Wood residues, forest residues and bagasse are important short term feed materials for pyrolysis being aplenty, low-cost and good energy source. Straw and agro residues are important in the longer term; however straw has high ash content which might cause problems in pyrolysis. Sewage sludge is a significant resource that requires new disposal methods and can be pyrolysed to give liquids.

    Pyrolysis oil can offer major advantages over solid biomass and gasification due to the ease of handling, storage and combustion in an existing power station when special start-up procedures are not necessary.

    Biomass gasification. Gasification processes convert biomass into combustible gases that ideally contain all the energy originally present in the biomass. In practice, conversion efficiencies ranging from 60 percent to 90 percent are achieved. Gasification processes can be either direct (using air or oxygen to generate heat through exothermic reactions) or indirect (transferring heat to the reactor from the outside). The gas can be burned to produce industrial or residential heat, to run engines for mechanical or electrical power, or to make synthetic fuels.

    Biomass gasifiers are of two kinds - updraft and downdraft. In an updraft unit, biomass is fed in the top of the reactor and air is injected into the bottom of the fuel bed. The efficiency of updraft gasifiers ranges from 80 to 90 per cent on account of efficient counter-current heat exchange between the rising gases and descending solids. However, the tars produced by updraft gasifiers imply that the gas must be cooled before it can be used in internal combustion engines. Thus, in practical operation, updraft units are used for direct heat applications while downdraft ones are employed for operating internal combustion engines.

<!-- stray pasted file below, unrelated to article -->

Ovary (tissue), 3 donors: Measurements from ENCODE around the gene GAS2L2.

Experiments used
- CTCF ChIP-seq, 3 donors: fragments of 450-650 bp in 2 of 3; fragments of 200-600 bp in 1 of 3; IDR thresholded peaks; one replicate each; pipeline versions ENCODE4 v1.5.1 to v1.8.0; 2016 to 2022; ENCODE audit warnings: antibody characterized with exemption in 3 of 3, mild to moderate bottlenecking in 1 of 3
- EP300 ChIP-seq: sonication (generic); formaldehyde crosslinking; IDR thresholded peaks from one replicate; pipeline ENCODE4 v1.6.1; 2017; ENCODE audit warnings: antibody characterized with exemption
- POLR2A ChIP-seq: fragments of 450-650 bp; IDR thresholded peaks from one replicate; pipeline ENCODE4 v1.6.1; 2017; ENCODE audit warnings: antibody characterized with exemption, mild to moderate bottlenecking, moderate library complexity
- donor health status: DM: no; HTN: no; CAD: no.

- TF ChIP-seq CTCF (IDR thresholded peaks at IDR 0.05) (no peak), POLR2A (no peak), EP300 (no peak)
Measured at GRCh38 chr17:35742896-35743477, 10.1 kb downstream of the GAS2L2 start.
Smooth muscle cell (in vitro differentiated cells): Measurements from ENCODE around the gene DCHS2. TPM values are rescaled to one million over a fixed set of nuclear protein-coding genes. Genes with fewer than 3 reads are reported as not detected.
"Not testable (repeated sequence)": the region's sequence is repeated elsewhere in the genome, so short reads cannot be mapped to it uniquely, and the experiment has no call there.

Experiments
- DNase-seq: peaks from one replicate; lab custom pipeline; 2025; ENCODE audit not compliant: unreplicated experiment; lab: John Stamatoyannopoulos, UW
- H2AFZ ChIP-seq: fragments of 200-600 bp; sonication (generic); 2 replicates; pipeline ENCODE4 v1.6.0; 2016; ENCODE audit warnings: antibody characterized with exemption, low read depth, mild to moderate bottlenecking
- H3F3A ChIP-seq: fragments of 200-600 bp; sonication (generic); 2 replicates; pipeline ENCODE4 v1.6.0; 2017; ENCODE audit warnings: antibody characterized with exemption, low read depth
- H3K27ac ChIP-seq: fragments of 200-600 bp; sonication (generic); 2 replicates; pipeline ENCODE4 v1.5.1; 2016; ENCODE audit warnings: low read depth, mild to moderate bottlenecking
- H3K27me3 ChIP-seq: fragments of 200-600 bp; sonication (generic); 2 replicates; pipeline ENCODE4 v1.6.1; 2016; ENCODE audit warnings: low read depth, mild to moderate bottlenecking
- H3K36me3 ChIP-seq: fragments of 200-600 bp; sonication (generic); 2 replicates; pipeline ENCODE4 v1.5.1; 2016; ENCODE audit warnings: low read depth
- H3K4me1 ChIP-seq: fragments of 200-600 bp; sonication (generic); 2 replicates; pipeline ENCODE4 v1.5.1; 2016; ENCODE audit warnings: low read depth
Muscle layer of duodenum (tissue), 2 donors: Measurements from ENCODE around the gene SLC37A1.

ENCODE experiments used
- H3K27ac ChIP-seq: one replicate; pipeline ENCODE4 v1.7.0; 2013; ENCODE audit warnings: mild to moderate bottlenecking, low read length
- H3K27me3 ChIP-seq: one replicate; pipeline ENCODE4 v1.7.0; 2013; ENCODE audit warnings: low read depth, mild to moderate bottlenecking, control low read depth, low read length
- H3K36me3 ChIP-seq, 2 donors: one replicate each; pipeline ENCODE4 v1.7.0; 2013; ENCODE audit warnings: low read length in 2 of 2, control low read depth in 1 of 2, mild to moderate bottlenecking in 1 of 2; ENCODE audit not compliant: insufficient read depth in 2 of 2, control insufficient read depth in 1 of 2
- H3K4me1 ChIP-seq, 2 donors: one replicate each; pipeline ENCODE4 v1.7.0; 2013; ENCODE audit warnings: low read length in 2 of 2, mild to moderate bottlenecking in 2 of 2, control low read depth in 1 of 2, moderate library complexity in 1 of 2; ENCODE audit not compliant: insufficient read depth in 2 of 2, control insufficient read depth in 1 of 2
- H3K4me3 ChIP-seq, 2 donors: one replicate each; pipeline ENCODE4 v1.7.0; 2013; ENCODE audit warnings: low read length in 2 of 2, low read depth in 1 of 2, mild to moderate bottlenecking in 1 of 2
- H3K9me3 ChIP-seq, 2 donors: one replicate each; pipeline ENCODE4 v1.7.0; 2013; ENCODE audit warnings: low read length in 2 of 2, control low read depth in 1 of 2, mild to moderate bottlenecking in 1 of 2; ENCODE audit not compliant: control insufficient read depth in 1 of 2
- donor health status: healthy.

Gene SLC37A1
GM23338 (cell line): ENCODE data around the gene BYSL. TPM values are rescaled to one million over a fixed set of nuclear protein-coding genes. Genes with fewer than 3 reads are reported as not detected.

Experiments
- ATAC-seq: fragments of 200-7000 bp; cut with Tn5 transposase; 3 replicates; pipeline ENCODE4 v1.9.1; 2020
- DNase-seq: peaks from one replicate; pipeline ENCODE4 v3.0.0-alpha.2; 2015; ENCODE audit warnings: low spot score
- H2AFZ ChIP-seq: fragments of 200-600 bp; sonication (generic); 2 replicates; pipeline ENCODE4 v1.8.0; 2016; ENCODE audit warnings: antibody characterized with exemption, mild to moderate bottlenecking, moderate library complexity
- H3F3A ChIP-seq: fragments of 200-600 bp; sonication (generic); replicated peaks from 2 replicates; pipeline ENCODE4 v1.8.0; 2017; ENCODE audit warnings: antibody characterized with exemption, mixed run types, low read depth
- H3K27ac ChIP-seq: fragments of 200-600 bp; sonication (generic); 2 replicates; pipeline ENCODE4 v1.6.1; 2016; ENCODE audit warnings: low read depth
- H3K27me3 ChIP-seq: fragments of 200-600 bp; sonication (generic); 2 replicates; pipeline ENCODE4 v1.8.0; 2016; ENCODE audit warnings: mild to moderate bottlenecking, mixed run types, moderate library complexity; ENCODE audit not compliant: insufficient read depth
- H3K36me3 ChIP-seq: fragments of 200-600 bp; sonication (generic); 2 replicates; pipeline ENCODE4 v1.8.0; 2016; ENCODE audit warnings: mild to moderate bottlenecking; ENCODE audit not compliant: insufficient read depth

Figure 2: Schematic of updraft and downdraft gasifiers

    Large scale applications of gasifiers include comprehensive versions of the small scale updraft and downdraft technologies, and fluidized bed technologies. The superior heat and mass transfer of fluidized beds leads to relatively uniform temperatures throughout the bed, better fuel moisture utilization, and faster rate of reaction, resulting in higher throughput capabilities.

    Woody Biomass and Sustainability

    Harvesting practices remove only a small portion of branches and tops leaving sufficient biomass to conserve organic matter and nutrients. Moreover, the ash obtained after combustion of biomass compensates for nutrient losses by fertilizing the soil periodically in natural forests as well as fields. The impact of forest biomass utilization on the ecology and biodiversity has been found to be insignificant. In fact, forest residues are environmentally beneficial because of their potential to replace fossil fuels as an energy source.